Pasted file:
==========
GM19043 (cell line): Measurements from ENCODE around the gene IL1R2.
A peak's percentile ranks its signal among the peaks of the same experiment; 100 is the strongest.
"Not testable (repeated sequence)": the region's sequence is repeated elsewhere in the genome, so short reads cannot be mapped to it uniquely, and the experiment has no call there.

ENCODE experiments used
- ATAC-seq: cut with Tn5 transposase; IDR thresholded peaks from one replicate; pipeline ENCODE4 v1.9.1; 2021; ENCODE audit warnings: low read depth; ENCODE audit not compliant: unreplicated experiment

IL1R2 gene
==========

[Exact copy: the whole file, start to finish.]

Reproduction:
GM19043 (cell line): Measurements from ENCODE around the gene IL1R2.
A peak's percentile ranks its signal among the peaks of the same experiment; 100 is the strongest.
"Not testable (repeated sequence)": the region's sequence is repeated elsewhere in the genome, so short reads cannot be mapped to it uniquely, and the experiment has no call there.

ENCODE experiments used
- ATAC-seq: cut with Tn5 transposase; IDR thresholded peaks from one replicate; pipeline ENCODE4 v1.9.1; 2021; ENCODE audit warnings: low read depth; ENCODE audit not compliant: unreplicated experiment

IL1R2 gene